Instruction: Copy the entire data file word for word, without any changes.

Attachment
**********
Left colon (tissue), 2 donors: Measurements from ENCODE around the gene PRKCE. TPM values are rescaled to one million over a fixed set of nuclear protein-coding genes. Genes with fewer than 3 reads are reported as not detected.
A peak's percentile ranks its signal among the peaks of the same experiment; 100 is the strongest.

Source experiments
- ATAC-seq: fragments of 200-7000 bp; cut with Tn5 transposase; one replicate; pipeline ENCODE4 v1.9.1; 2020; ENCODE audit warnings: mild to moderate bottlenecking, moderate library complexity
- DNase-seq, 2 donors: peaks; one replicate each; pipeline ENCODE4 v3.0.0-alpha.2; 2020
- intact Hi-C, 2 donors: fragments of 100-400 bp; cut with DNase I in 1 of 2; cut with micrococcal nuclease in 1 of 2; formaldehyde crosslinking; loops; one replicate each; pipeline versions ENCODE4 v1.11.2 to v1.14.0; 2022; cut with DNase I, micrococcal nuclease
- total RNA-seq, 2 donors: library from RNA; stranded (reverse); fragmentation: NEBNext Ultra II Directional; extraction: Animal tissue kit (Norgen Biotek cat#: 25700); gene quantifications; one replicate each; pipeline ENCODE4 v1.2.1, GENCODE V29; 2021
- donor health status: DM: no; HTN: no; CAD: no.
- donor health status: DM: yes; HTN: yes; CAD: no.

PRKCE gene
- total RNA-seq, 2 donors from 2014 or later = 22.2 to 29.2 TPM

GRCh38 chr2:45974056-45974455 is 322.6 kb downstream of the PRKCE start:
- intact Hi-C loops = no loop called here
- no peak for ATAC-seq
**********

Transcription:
Left colon (tissue), 2 donors: Measurements from ENCODE around the gene PRKCE. TPM values are rescaled to one million over a fixed set of nuclear protein-coding genes. Genes with fewer than 3 reads are reported as not detected.
A peak's percentile ranks its signal among the peaks of the same experiment; 100 is the strongest.

Source experiments
- ATAC-seq: fragments of 200-7000 bp; cut with Tn5 transposase; one replicate; pipeline ENCODE4 v1.9.1; 2020; ENCODE audit warnings: mild to moderate bottlenecking, moderate library complexity
- DNase-seq, 2 donors: peaks; one replicate each; pipeline ENCODE4 v3.0.0-alpha.2; 2020
- intact Hi-C, 2 donors: fragments of 100-400 bp; cut with DNase I in 1 of 2; cut with micrococcal nuclease in 1 of 2; formaldehyde crosslinking; loops; one replicate each; pipeline versions ENCODE4 v1.11.2 to v1.14.0; 2022; cut with DNase I, micrococcal nuclease
- total RNA-seq, 2 donors: library from RNA; stranded (reverse); fragmentation: NEBNext Ultra II Directional; extraction: Animal tissue kit (Norgen Biotek cat#: 25700); gene quantifications; one replicate each; pipeline ENCODE4 v1.2.1, GENCODE V29; 2021
- donor health status: DM: no; HTN: no; CAD: no.
- donor health status: DM: yes; HTN: yes; CAD: no.

PRKCE gene
- total RNA-seq, 2 donors from 2014 or later = 22.2 to 29.2 TPM

GRCh38 chr2:45974056-45974455 is 322.6 kb downstream of the PRKCE start:
- intact Hi-C loops = no loop called here
- no peak for ATAC-seq